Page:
The disenfranchised and down and out may number in the millions, but they aren't rioting in the streets of London, or anywhere else for that matter. They're out rolling up their sleeves and working for what they want, because we've all been down and out at some point, and we've all had to roll up our sleeves.
Ah, but this is the new generation of the entitled, the ones who haven't seen war or had to quit school and go to work to support their families. They are the ones who were told they were brilliant for being able to eke out their names and the alphabet at age thirteen and whose garbled squawking passes for singing.
This does not an upstanding citizen make and so we have the riots in London led by the disenfranchised with Blackberries and free tweets.
Perhaps they are not totally at fault because we raised them in a world that quickly excuses most criminal acts by bandying about catch phrases about abuse and post traumatic stress disorder, as if they don't have any free will and aren't supposed to know right from wrong. And if society isn't quick enough to forgive them, then they are quick enough to forgive themselves.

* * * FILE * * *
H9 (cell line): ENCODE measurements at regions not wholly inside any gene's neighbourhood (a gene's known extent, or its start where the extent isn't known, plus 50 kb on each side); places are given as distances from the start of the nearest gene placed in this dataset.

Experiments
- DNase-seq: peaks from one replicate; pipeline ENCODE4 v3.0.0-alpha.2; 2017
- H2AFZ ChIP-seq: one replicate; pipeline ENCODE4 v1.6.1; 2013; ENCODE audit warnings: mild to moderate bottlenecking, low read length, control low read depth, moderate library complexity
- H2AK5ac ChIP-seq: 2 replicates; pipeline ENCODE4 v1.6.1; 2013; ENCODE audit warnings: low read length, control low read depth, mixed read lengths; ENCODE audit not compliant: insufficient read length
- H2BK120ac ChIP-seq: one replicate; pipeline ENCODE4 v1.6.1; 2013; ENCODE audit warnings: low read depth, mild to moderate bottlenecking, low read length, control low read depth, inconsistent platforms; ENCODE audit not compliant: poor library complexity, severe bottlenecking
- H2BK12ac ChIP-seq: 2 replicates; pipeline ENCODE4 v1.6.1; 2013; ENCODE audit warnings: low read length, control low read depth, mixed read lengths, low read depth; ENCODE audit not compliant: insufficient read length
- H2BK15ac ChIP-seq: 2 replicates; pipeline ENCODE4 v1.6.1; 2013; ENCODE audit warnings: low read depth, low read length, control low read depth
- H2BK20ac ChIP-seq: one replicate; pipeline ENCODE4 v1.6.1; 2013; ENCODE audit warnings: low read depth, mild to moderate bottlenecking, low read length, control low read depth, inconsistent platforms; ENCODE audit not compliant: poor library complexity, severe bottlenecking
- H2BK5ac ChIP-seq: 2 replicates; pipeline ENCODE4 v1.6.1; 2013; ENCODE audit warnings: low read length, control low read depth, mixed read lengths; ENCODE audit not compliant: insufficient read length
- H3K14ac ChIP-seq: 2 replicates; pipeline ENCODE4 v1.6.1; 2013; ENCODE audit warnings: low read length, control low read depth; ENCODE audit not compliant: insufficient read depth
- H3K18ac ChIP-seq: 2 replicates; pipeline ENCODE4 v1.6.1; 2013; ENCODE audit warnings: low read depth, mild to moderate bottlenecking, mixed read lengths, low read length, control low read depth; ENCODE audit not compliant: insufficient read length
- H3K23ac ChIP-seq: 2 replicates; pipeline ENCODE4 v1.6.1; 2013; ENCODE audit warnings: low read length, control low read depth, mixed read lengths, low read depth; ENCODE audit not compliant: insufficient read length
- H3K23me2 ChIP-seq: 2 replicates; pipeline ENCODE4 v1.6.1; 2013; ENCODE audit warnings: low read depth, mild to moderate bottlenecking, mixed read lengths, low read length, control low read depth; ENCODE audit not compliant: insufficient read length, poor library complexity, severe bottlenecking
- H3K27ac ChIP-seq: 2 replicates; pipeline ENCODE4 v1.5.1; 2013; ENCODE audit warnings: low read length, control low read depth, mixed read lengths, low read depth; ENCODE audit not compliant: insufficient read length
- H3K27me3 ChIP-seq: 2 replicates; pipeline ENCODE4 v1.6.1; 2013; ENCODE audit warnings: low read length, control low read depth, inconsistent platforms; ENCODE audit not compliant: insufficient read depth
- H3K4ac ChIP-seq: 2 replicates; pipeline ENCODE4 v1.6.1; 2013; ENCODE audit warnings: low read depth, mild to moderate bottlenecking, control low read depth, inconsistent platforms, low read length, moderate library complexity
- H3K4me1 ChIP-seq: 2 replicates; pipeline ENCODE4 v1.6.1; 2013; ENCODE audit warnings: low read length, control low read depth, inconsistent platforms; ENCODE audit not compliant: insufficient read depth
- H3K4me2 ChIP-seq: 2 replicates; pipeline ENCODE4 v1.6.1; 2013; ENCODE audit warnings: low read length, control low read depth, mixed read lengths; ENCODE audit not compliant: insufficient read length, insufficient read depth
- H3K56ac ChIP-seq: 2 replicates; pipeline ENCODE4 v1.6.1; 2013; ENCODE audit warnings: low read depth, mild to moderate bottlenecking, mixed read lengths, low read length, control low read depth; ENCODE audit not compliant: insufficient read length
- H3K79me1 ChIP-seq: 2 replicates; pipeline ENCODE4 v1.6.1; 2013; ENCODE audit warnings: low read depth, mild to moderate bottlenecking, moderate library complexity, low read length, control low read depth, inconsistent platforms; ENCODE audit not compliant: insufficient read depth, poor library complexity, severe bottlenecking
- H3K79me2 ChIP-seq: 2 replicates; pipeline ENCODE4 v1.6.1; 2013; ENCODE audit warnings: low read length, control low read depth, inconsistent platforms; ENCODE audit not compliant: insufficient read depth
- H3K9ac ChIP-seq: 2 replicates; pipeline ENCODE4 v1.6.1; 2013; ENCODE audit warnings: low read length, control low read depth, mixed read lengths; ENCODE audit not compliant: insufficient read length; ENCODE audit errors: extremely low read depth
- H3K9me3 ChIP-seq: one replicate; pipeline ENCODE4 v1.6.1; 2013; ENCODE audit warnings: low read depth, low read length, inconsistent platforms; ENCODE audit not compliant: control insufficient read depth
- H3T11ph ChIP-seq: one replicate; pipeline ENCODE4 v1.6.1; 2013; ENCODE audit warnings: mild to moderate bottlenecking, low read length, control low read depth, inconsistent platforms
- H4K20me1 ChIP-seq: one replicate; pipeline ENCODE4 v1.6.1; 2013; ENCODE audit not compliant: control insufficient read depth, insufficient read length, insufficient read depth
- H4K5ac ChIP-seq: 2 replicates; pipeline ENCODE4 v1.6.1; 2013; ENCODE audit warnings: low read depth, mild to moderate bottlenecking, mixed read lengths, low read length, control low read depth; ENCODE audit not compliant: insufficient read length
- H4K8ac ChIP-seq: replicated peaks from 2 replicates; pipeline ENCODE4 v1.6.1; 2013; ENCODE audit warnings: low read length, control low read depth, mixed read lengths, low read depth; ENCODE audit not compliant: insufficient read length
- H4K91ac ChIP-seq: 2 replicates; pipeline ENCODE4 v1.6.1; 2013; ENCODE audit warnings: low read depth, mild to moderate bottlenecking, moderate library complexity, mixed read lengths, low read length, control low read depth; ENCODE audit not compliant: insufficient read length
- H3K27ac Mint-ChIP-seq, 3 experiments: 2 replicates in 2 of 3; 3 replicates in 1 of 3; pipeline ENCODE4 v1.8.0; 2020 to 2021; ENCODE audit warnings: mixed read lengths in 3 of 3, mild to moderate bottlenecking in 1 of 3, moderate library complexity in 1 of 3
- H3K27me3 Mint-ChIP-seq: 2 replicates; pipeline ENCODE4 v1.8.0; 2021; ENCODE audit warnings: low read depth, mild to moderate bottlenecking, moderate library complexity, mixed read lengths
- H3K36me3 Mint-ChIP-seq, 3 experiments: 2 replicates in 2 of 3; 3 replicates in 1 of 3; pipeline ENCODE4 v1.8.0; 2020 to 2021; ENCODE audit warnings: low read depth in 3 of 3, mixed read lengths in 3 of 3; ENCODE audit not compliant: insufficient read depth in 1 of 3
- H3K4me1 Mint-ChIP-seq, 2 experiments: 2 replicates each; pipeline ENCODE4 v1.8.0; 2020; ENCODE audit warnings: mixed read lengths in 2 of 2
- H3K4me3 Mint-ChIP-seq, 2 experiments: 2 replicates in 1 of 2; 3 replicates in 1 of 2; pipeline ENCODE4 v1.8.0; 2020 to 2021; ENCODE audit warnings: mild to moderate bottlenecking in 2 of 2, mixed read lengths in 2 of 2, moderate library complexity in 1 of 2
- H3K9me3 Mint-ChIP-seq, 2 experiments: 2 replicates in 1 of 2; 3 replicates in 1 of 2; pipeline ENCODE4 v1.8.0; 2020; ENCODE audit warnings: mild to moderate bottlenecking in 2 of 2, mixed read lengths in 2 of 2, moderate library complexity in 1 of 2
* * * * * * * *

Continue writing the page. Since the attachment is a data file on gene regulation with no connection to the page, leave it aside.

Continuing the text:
"This is the uprising of the middle class. We're redistributing the wealth," said 28 year-old Bryan Phillips, a self-described anarchist, as looters left stores with candy bars and other sundries.
Of course he's going to stop for a sound byte or two because the police haven't stopped them either or used one canister or tear gas or any water cannons because it may result in a lawsuit and or may hurt their feelings.
If this doesn't make for a case for the military, I don't know what does. We should ship the ne'er do-wells off, both here and abroad, to fight in a war in Iraq or somewhere else. Never mind. The ACLU and their counterparts would step in and defend their rights and artistic, sensitive natures, and that would be the end of that.